Jonah Goldberg

I'm ashamed of myself. I haven't written a word about Iran in years, and Iran may be the most important story no one is talking about.

I shouldn't say no one. Michael Ledeen, my colleague at National Review Online and the holder of the Freedom Chair at the American Enterprise Institute, has been writing about Iran with a constancy his fans call Churchillian and his enemies call deranged. Ledeen is convinced, as are numerous Iranian activists and exiles, that Iran is poised for a democratic revolution.

Tehran, the nation's capital, as well as several other cities have been wracked in recent days with widespread anti-government protests and violent crackdowns by government forces. Buildings have been set ablaze, and exiles are calling for revolution. According to reports on Activistchat.com, a Web site dedicated to freeing Iran from the oppressive rule of the mullahs, numerous protestors have been killed. Ledeen - who has many sources inside Iran and out - reports that the roundups and executions of young men have picked up at a terrific pace. Iran has staged 120 public hangings since March alone, according to the government's own news agency.

The unpopularity of the mullahs, primarily with the younger, Western-oriented generation, is causing panic inside the regime. The appeal of revolutionary theocracy has been bled dry. The Christian Science Monitor reported - some would say "reluctantly reported" - that discontent with the regime and a desire for "change" according to various "polls" equals 90 percent. And we all remember those famous soccer games where Iranian fans chanted "USA! USA!"

Even if this weren't such a powerful human interest story, it would still be appalling how completely the mainstream media have downplayed what could be one of the most important news stories of our lives. If Iran were to throw off the shackles of the mullahocracy in favor of anything like a sane, decent and democratic regime, it would be the most significant advance for freedom and decency since the fall of the Berlin Wall. It would be a national security victory of staggering proportions.

So here's why we should all be ashamed we haven't paid more attention to this situation: The only way Iranian regime change will ever come about is if we - Americans, Europeans, the West - want it to. By ignoring the story, the press is in effect lending its support to the corrupt theocrats ruling Iran. One can't help but think this story is particularly inconvenient to those who think no good could ever come, even as a partial result, of the president's foreign policy.

That's especially the case for our enemies and "friends" in the Middle East who are invested in the continuation of tyranny, terrorism and the status quo. It's not that the Iranian Shiite regime is particularly popular with Arabs or Sunnis or its neighbors in general. But the collapse of that theocracy at the hands the Iranian street would deal a crippling blow to Islamists everywhere, proving that what normal Muslims want is freedom, prosperity and normalcy, not righteous totalitarianism.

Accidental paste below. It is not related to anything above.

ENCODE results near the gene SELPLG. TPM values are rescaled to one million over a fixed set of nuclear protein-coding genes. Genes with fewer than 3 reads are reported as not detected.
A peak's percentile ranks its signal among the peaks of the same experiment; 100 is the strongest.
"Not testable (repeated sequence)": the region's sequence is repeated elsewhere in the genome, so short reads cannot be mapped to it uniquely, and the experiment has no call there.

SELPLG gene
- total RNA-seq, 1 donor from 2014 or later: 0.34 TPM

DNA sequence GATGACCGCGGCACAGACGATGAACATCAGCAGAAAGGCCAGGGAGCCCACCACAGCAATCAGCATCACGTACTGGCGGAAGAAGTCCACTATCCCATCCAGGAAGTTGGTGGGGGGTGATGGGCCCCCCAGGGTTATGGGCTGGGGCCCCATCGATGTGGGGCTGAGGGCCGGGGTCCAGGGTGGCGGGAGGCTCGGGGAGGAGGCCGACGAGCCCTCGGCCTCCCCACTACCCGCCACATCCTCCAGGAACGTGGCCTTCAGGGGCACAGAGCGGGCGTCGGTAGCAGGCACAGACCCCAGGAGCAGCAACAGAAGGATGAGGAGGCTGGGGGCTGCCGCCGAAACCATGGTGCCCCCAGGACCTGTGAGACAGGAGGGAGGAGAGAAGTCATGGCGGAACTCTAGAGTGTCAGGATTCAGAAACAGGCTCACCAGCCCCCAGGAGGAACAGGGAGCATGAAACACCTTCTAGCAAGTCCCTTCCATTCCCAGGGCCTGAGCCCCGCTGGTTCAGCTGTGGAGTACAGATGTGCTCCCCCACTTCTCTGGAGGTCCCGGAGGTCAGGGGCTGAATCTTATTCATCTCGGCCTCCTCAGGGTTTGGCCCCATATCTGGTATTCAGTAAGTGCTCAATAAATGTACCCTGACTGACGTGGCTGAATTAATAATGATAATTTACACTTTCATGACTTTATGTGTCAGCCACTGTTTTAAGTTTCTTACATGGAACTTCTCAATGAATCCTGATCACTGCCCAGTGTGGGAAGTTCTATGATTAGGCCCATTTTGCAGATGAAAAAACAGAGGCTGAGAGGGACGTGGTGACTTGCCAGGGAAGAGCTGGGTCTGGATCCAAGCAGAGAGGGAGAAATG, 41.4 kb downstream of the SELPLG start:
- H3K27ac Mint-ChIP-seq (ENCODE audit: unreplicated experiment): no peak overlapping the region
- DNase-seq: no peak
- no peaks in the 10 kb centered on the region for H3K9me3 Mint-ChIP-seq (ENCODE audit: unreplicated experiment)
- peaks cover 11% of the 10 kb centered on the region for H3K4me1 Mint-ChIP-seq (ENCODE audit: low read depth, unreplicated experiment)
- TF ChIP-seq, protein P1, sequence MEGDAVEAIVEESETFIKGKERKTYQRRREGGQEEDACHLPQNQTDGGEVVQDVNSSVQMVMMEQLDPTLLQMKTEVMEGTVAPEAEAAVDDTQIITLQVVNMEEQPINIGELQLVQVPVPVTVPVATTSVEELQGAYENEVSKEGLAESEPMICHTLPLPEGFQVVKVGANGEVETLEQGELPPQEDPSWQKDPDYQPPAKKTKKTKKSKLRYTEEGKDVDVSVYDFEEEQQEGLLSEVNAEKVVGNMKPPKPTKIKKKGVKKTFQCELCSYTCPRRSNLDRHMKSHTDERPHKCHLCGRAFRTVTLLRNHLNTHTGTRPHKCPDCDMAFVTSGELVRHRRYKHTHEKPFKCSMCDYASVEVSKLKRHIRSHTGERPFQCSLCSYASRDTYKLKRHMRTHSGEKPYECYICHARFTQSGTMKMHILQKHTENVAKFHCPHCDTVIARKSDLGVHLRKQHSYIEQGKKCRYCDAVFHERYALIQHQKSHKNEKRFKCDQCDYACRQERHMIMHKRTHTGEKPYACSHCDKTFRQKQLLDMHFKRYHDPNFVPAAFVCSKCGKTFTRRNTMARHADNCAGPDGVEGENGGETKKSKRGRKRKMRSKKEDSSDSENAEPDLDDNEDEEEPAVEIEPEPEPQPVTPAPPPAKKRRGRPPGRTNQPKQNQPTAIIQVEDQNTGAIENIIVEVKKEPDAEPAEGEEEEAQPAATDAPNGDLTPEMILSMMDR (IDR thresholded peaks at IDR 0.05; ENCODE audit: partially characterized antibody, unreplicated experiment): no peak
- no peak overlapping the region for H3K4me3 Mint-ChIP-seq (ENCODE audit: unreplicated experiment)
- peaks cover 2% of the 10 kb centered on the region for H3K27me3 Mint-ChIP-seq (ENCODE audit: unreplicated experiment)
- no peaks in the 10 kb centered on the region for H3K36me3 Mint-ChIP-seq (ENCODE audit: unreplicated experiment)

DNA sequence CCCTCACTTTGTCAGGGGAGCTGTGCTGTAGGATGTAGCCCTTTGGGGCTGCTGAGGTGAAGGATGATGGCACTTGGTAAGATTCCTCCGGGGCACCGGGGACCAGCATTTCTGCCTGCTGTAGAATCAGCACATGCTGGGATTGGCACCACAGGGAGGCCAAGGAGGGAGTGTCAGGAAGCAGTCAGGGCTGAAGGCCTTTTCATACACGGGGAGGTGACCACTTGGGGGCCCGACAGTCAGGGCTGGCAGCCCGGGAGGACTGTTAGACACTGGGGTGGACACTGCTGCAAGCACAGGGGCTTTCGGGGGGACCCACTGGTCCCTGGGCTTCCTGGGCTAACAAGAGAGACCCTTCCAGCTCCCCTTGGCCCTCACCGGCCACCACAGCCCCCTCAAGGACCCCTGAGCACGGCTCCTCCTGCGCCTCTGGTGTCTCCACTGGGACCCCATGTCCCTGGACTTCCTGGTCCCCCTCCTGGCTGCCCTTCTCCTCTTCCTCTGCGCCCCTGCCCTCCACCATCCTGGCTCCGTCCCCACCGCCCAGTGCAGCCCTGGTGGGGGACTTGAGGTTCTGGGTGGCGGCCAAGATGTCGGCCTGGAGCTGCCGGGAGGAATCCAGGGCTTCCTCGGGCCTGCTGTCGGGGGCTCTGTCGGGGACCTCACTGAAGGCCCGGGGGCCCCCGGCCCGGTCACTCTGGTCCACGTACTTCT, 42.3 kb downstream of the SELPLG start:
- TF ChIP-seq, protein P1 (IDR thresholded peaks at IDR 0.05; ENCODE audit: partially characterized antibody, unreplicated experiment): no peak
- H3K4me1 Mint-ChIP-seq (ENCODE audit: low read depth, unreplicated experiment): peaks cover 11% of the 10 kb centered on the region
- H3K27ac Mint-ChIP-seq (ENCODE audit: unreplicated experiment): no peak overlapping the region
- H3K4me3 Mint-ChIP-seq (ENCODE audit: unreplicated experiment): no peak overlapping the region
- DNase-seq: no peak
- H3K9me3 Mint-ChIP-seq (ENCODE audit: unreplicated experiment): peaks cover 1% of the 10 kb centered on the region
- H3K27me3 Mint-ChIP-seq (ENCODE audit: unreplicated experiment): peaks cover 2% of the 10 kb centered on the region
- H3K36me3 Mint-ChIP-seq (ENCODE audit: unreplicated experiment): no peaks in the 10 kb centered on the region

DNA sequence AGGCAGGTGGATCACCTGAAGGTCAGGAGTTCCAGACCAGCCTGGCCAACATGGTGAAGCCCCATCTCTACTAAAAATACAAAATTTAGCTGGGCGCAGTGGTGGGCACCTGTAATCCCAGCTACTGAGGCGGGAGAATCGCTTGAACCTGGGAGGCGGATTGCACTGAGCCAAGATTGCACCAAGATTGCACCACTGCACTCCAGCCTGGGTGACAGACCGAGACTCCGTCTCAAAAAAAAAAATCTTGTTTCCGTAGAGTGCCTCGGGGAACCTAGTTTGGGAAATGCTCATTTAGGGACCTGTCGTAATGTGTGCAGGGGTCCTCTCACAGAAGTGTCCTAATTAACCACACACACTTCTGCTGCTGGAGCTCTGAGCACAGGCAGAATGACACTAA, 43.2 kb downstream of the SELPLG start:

Moreover, Iran is Al-Qaida's best friend - and probably the Iraqi insurgency's, too. The Iranians have been sowing discord in Iraq since before Saddam's ouster, and an end to their mischief would go a long way toward stabilizing Iraq. It would also have a profound teaching effect on the entire region that democratic change is inevitable and that everyone should get onboard the freedom train.

There's no end to the potential upside to a democratic transition - even a bloody one - in Iran. The Iranians could no longer give safe harbor to leaders of Al-Qaida or support terrorist attacks on U.S. interests. And, oh yeah, it might stop Iran from procuring nuclear weapons.

It may be necessary to use military force to remove the nuclear threat from the Iranians, but it would be a colossal mistake for America to see the nuclear issue as the only thing driving American policy - or, for that matter, to regard military force the best tool of American policy. Critics of the Bush Doctrine and the Iraq war complain, almost entirely disingenuously, that Iran and North Korea were bigger threats to America than Iraq. That's debatable at best. What is irrefutable, however, is that Iraq was an easier target than either Iran or North Korea.

When the rebels attacked the Death Star in "Star Wars," there was a reason they attacked at the battle station's weakest point. Iraq was the Axis of Evil's weakest point. The hope for many of us was that toppling Saddam would set off a chain reaction that would bring the whole thing down.

That can still happen. Critics who lament "instability" in the Middle East miss the point entirely. Instability - the right kind of instability - is exactly what we want. The signs are that the Iranian regime is coming apart. Whether it's inches or miles from the tipping point is impossible to tell. But what is obvious is that without the West's active pressure on the mullahs, and even more active support of the freedom fighters, the tipping point may never come.

So please, start paying attention. I will.


Jonah Goldberg

Jonah Goldberg is editor-at-large of National Review Online,and the author of the forthcoming book The Tyranny of Clichés. You can reach him via Twitter @JonahNRO.
 
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